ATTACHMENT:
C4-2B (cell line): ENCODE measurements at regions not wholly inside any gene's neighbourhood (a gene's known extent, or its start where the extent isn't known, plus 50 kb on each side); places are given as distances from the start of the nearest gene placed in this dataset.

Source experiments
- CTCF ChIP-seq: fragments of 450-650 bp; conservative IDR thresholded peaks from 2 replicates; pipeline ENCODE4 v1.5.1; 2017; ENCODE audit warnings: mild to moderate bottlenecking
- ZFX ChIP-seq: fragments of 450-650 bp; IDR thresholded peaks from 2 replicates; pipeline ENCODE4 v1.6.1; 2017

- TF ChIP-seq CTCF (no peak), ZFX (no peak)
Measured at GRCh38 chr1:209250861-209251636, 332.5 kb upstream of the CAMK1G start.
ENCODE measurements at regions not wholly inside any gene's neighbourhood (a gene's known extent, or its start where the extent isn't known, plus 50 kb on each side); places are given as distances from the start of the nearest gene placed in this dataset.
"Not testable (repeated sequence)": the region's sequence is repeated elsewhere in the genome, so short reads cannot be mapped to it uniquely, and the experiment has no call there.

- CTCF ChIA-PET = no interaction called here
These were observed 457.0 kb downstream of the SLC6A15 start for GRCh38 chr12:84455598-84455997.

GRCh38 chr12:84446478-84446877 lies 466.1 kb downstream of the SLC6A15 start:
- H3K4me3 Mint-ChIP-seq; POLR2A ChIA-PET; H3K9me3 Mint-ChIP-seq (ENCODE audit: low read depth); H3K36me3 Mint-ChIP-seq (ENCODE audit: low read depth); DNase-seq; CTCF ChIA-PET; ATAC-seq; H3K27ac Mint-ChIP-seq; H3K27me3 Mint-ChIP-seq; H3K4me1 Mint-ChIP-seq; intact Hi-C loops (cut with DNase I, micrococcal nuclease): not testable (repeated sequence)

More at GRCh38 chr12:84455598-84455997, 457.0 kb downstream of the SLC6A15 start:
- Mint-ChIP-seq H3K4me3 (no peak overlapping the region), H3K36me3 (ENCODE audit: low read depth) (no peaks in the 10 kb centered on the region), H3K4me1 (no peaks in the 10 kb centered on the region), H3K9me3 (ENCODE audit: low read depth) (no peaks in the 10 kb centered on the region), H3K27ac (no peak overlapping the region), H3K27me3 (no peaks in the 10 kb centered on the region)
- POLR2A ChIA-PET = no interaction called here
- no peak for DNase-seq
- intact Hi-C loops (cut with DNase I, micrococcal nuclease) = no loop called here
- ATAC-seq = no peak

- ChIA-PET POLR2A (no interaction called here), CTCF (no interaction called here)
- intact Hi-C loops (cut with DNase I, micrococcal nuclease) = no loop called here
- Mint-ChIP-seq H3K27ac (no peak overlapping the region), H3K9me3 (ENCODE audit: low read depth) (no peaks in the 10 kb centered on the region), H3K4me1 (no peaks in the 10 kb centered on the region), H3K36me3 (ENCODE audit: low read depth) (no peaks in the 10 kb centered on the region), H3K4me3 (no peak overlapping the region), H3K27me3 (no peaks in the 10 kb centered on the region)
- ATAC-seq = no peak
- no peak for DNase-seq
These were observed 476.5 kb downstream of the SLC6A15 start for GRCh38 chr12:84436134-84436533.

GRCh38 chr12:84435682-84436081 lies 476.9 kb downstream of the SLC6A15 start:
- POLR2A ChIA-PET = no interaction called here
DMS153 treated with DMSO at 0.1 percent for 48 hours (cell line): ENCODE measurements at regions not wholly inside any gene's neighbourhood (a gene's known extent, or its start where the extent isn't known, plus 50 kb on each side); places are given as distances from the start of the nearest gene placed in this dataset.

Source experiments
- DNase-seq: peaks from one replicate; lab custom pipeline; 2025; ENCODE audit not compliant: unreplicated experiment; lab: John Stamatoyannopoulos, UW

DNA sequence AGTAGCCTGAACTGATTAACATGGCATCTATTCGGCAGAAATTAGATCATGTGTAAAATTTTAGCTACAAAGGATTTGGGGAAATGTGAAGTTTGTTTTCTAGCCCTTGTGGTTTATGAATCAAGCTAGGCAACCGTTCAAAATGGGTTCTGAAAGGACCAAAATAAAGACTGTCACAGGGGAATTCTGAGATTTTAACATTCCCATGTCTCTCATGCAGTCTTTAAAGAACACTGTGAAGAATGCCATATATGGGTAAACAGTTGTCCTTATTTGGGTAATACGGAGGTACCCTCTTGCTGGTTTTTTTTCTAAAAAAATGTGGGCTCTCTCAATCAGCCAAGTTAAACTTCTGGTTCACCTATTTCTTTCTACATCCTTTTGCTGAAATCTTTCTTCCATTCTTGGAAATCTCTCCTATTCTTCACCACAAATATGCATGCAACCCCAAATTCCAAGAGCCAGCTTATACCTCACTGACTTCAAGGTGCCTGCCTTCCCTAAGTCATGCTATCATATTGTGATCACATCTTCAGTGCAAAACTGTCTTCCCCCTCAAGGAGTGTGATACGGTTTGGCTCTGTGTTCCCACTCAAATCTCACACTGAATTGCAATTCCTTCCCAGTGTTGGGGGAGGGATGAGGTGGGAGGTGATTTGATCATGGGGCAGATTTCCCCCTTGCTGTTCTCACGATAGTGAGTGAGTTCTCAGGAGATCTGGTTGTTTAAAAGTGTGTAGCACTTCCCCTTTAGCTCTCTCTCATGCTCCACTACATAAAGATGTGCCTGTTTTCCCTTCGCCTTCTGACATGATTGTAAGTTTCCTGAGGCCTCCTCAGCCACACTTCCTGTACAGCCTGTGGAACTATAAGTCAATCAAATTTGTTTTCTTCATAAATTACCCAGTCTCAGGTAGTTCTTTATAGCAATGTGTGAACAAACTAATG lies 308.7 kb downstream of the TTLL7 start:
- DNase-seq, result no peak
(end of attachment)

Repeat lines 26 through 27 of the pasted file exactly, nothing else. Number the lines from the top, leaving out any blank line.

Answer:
- POLR2A ChIA-PET = no interaction called here
DMS153 treated with DMSO at 0.1 percent for 48 hours (cell line): ENCODE measurements at regions not wholly inside any gene's neighbourhood (a gene's known extent, or its start where the extent isn't known, plus 50 kb on each side); places are given as distances from the start of the nearest gene placed in this dataset.